Let me close this discussion on data with another quote attributed to the management guru W. Edwards Deming who said, “In God we trust, all others must bring data.” I couldn’t agree more, I’m not willing to bring a case before the courts with a “trust us” strategy – we must bring the data as well.
If we implement the changes I have suggested we will not only improve the Commission’s ability to effectively harness technology, but we will improve our oversight capacity to cover more markets and do so by relying more on automation and less on hiring staff to do the same job.
Cross Border – Harmonizing the Definition of Substituted Compliance
Now, let me turn to the other priority of the G-20 Ministers and Bankers and that is solving the issue of cross-border regulatory harmonization. As I’ve consistently stated, the Commission and international regulators must find agreement on a workable cross- border regulatory framework. This imperative was highlighted last week by a few developments. The Financial Stability Board (FSB) issued its fifth progress report on OTC derivatives reform, in which it urged cross-border cooperation to resolve outstanding issues, and the OTC Derivatives Regulators Group issued a report to the G-20 finance ministers.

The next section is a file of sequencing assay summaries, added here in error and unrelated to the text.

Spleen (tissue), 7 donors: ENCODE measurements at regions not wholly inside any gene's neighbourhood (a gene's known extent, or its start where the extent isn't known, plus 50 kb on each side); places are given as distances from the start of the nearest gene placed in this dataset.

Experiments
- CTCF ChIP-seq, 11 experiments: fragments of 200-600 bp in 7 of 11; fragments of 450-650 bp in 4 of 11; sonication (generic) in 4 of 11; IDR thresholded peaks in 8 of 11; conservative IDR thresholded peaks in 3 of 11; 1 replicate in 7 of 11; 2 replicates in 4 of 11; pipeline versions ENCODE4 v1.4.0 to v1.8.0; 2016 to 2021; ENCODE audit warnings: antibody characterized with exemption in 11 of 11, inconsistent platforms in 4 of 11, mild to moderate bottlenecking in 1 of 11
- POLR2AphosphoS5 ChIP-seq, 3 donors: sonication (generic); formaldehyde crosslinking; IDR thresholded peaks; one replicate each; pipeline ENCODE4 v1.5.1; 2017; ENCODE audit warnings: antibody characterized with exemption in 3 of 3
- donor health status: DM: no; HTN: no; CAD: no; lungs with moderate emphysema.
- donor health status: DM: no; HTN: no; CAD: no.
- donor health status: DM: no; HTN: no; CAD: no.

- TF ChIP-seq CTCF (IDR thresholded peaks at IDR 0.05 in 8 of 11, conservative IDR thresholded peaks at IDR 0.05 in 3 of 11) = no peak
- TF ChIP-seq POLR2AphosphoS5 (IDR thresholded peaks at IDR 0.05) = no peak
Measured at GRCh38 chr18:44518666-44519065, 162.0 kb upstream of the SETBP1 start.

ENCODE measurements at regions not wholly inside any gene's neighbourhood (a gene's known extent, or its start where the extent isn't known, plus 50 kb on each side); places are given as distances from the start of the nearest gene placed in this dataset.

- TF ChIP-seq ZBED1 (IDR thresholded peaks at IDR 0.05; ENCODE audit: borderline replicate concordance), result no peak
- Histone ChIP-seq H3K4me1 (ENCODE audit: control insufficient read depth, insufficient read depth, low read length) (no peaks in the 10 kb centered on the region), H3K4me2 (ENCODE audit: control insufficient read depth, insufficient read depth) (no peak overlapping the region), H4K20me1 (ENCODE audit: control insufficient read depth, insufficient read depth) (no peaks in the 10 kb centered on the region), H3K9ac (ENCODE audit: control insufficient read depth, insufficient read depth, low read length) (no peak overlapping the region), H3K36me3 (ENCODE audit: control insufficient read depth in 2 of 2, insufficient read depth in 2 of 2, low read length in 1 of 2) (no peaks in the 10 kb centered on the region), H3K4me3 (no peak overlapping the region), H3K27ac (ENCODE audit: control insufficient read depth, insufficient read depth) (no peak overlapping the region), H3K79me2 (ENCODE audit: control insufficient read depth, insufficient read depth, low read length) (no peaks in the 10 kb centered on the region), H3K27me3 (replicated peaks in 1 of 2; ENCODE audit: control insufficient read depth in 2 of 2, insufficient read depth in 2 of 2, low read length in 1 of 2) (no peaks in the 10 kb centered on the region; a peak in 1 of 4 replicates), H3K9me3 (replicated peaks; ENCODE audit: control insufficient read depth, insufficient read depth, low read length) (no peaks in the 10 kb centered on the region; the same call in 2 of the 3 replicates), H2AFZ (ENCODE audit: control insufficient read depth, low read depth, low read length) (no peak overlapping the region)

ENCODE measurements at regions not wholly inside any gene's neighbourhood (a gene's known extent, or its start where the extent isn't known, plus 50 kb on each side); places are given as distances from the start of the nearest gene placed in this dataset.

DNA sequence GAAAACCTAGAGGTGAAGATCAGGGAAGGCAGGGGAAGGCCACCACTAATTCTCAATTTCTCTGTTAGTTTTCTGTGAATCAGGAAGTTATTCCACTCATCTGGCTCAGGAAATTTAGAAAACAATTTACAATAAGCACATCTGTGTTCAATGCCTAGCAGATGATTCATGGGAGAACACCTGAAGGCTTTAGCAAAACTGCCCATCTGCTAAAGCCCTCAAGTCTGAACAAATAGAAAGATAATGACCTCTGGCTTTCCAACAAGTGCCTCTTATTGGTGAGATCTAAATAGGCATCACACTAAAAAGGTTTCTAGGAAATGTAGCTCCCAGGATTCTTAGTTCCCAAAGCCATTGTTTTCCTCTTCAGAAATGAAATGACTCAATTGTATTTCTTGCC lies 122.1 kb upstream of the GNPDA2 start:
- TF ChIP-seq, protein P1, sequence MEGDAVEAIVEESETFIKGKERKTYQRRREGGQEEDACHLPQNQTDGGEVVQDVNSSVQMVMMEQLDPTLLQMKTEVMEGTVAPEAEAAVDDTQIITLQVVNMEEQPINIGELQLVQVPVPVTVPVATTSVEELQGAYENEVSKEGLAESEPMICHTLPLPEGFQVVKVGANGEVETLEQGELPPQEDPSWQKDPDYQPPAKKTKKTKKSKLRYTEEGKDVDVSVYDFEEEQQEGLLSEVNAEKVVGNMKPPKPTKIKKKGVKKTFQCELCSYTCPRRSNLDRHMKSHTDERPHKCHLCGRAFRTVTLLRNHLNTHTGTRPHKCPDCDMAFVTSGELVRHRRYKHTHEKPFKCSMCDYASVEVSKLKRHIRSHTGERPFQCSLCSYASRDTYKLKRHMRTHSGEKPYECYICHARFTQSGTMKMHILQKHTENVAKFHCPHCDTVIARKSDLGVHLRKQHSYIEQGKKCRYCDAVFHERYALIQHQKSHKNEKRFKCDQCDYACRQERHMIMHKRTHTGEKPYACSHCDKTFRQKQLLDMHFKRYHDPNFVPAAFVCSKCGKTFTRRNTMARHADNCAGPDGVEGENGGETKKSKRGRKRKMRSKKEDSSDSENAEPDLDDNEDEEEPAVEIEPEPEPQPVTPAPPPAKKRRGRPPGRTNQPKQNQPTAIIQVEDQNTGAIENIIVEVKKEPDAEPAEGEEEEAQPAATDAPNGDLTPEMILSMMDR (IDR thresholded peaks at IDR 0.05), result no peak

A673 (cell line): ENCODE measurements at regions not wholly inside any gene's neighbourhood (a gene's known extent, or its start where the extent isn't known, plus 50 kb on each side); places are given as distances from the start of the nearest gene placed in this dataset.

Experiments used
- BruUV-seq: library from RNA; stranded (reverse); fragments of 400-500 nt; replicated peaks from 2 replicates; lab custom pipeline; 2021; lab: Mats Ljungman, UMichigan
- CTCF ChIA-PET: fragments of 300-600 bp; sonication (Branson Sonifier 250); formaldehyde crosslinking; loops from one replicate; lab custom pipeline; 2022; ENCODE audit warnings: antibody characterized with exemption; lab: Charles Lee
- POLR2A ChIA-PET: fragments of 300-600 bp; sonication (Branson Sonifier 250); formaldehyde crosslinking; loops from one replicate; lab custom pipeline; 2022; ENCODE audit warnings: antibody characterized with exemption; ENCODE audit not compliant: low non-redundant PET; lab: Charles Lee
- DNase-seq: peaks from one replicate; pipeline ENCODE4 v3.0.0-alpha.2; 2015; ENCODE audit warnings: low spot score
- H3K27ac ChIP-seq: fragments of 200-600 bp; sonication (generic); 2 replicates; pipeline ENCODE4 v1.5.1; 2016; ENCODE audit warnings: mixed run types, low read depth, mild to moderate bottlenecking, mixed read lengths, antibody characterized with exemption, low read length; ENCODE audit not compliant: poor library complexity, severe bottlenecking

In addition, a group of eight national finance ministers, including those of the UK, France, Germany and Japan, along with EC Commissioner Michel Barnier, sent a strongly worded joint letter to U.S. regulators regarding cross-border OTC derivatives regulation. They expressed concern at the lack of progress in developing a workable cross-border framework, indirectly called the Commission’s proposed rules unsustainable, and urged better coordination among regulators to avoid conflicts and duplication. This is not the first time that we have heard such sentiments from our fellow regulators.